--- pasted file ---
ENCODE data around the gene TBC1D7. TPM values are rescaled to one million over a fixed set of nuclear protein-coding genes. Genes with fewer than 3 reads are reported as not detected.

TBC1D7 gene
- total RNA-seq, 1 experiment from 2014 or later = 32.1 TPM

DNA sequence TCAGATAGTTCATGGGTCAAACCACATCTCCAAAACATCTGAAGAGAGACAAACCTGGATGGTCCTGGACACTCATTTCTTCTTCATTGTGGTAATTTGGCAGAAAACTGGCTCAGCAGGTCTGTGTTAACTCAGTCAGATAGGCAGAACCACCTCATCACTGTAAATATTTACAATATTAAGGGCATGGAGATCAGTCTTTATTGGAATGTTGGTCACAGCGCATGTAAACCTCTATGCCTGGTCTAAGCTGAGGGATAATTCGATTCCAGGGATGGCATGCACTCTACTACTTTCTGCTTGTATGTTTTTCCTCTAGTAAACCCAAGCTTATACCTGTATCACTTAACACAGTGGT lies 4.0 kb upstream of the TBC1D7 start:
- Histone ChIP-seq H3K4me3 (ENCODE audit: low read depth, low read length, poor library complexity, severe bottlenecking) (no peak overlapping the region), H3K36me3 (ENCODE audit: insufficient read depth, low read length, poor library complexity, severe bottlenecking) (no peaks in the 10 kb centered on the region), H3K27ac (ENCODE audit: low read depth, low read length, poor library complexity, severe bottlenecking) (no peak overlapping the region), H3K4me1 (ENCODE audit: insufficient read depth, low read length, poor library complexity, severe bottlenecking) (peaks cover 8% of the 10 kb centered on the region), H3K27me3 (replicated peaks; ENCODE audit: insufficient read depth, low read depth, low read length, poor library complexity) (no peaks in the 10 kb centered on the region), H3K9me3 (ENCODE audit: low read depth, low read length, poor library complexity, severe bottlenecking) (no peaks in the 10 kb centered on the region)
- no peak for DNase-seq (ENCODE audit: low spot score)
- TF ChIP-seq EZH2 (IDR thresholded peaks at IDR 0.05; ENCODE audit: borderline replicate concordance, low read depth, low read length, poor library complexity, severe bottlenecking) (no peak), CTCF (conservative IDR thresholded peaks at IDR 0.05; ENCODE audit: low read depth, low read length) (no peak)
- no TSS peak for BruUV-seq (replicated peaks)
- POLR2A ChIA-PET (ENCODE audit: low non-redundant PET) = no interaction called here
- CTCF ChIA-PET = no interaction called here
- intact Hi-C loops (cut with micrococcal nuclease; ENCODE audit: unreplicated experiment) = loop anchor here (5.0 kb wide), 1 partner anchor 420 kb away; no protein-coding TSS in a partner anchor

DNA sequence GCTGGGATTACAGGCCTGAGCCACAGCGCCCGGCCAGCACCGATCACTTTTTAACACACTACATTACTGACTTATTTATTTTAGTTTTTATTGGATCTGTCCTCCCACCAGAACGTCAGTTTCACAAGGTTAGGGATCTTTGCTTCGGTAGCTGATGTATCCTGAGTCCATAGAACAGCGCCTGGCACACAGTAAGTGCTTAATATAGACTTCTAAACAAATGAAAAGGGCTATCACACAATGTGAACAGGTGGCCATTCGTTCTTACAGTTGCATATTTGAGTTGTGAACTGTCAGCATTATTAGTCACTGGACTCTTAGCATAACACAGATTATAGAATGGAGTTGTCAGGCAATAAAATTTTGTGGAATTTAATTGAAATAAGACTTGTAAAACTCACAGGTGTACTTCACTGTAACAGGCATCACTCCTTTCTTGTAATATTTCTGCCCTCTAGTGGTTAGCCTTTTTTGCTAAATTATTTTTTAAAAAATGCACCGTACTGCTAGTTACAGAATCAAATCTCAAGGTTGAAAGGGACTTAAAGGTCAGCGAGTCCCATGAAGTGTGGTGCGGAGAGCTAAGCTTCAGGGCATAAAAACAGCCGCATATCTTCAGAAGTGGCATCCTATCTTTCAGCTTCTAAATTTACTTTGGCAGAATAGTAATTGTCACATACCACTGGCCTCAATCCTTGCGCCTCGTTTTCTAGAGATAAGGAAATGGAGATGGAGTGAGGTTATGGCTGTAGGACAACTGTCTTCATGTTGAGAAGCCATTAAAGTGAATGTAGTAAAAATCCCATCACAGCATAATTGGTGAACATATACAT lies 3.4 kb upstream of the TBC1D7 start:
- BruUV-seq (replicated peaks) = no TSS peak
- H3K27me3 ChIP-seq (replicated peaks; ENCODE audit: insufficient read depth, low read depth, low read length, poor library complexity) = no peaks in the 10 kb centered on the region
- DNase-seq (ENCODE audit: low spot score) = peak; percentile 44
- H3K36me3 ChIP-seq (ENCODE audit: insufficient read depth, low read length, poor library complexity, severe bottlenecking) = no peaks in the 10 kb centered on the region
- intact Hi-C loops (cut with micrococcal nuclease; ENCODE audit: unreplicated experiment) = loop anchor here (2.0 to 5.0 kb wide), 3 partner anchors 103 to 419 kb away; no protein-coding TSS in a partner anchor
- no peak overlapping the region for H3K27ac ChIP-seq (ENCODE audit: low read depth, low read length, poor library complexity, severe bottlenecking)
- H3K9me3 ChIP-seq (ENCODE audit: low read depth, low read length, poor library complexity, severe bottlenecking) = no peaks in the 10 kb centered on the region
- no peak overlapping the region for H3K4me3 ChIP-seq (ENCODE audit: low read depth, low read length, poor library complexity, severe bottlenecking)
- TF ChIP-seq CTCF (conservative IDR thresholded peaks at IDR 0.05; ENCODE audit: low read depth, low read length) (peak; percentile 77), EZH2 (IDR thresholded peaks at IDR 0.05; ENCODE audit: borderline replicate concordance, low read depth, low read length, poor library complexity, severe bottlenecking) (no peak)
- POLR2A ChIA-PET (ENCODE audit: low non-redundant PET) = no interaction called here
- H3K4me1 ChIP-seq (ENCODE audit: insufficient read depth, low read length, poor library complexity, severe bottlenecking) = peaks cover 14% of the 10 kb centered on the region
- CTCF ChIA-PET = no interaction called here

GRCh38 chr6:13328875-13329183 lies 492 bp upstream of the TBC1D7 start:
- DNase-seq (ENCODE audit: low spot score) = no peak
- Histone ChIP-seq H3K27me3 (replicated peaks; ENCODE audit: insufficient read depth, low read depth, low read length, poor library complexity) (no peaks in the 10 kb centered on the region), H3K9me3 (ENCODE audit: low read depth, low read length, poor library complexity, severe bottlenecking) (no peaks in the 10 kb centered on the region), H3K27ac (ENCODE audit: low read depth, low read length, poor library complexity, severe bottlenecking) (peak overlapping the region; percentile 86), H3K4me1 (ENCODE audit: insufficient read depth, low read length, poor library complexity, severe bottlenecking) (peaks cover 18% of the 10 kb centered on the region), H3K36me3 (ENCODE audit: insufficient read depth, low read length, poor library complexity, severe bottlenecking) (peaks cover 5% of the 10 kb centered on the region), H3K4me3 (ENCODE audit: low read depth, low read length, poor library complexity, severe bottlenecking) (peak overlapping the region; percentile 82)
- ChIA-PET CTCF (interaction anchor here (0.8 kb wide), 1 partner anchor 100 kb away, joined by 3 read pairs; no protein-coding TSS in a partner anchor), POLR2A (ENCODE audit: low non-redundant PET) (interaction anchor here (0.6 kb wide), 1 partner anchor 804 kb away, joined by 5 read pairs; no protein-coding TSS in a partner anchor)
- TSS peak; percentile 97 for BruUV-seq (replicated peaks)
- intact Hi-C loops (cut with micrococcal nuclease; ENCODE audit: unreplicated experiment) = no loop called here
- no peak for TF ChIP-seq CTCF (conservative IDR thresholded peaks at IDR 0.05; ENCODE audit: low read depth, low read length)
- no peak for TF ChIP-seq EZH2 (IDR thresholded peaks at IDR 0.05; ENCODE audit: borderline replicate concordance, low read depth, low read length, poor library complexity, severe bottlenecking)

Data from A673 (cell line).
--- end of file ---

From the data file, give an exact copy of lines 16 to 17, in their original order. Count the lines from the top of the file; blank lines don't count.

- H3K36me3 ChIP-seq (ENCODE audit: insufficient read depth, low read length, poor library complexity, severe bottlenecking) = no peaks in the 10 kb centered on the region
- intact Hi-C loops (cut with micrococcal nuclease; ENCODE audit: unreplicated experiment) = loop anchor here (2.0 to 5.0 kb wide), 3 partner anchors 103 to 419 kb away; no protein-coding TSS in a partner anchor